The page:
Impact on CENVAT Credit

Rule 5 of the Cenvat Credit Rules will not apply due to the non - applicability of Rule 6A of Service Tax rules as by implication,there is no concept called Export of Service and therefore there is no question of credit of input tax paid on any services used for providing a service which is outside the purview of charging section and hence not chargeable to service tax.

Once it appears that credit is not available,there is no question of Refund under Rule 5 of CENVAT credit Rules.

Law makers should immediately correct this ambiguity and ensure clarity and continuity of Exemption in terms of Export of Service.

Sub: Export of service

Lawmakers very well know that services provided in non taxable territory are not chargeable to service tax under Sec 66B, but they defined export of service under Rule 6A and also export of service as non exempted service under Rule 2 of CENVAT Credit Rules, 2004 only with the intention of granting some benefits like input tax refund in such cases. If it is not defined, an exporter of service, say a BPO service provider exporting services cannot either take the CENVAT on input services not claims any export benefits. Pls don't write articles with skin deep understanding.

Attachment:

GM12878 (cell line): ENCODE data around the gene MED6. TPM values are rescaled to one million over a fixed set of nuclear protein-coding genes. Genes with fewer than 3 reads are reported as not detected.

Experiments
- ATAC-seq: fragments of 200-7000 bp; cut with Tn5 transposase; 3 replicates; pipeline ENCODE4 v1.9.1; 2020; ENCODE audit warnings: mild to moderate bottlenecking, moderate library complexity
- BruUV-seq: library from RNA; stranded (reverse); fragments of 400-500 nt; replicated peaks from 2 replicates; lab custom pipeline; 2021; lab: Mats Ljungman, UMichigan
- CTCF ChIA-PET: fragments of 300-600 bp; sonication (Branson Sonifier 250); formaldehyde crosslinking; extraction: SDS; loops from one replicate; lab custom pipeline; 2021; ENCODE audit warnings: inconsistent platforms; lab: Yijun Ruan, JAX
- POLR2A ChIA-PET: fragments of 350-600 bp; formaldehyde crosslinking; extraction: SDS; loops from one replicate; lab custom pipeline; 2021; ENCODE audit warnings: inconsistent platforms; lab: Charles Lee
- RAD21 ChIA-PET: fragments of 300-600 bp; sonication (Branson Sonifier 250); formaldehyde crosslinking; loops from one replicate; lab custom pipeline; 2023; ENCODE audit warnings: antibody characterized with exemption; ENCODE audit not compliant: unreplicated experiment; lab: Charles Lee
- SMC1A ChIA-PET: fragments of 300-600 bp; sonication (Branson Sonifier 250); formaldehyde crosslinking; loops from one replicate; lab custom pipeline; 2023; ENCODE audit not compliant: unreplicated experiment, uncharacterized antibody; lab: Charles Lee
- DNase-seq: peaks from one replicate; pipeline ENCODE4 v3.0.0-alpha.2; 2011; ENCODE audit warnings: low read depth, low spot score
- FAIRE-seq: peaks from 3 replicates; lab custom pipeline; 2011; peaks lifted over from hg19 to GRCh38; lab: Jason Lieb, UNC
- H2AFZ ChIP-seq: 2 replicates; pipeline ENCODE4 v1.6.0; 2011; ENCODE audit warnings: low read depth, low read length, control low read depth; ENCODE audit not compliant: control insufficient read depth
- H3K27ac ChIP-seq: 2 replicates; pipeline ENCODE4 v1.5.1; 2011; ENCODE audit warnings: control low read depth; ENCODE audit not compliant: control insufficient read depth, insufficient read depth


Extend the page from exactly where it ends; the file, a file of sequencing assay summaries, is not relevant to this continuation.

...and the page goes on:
Posted by Raghavendra Rao
Sub: No ambiguity

No ambiguity here. Once service is provided outside taxable territory, no service tax is payable. But that will not automatically become export of service. To qualify as export of service, the conditions in Rule 6A should be satisfied. if it qualifies as export, all benefits meant for export would be allowed. if it does not satisfy the conditions under Rule 6A, it will remain non taxable, but will not attain the status of export. Rule 6 A is not an exemption from payment of ST.


Posted by jaikumar seetharaman
Sub: Need clarification

We have a company in india. We provide software service to company in USA.. but when they transfer the fund.. they convert it in INR and we receive money in INR via NEFT... We are running this business from 3 year.. Are we under service tax liability?

Posted by Gaurav Agrawal

TIOL Tube Latest

Hon’ble Finance Minister of Tamil Nadu, Shri P Thiaga Rajan, speaking about Dr Manmohan Singh after conferment of TIOL Fiscal Heritage Award 2022 on Nov 8, at Taj Palace, New Delhi

TIOL Tax Congress - 4th Technical Session - GST 2.0 - The Next Frontiers

Shri V K Garg, Ex-IRS & Tax Professional makes presentation titled, 'The Canvas of Taxation by 2047', at TIOL Tax Congress 2022 on Nov 7, 2022